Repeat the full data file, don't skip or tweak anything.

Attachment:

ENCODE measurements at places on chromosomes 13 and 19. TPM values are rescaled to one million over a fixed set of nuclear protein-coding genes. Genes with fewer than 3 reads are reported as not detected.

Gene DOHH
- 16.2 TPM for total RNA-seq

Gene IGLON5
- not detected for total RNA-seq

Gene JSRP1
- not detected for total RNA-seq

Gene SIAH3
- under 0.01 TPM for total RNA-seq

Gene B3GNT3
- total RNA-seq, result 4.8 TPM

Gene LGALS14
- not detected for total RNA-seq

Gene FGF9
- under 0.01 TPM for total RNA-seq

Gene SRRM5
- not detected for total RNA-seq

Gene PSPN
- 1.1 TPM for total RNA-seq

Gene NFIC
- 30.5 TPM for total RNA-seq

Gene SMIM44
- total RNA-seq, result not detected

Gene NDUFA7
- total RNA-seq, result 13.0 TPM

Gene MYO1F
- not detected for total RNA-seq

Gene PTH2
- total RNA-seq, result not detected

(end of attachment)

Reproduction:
ENCODE measurements at places on chromosomes 13 and 19. TPM values are rescaled to one million over a fixed set of nuclear protein-coding genes. Genes with fewer than 3 reads are reported as not detected.

Gene DOHH
- 16.2 TPM for total RNA-seq

Gene IGLON5
- not detected for total RNA-seq

Gene JSRP1
- not detected for total RNA-seq

Gene SIAH3
- under 0.01 TPM for total RNA-seq

Gene B3GNT3
- total RNA-seq, result 4.8 TPM

Gene LGALS14
- not detected for total RNA-seq

Gene FGF9
- under 0.01 TPM for total RNA-seq

Gene SRRM5
- not detected for total RNA-seq

Gene PSPN
- 1.1 TPM for total RNA-seq

Gene NFIC
- 30.5 TPM for total RNA-seq

Gene SMIM44
- total RNA-seq, result not detected

Gene NDUFA7
- total RNA-seq, result 13.0 TPM

Gene MYO1F
- not detected for total RNA-seq

Gene PTH2
- total RNA-seq, result not detected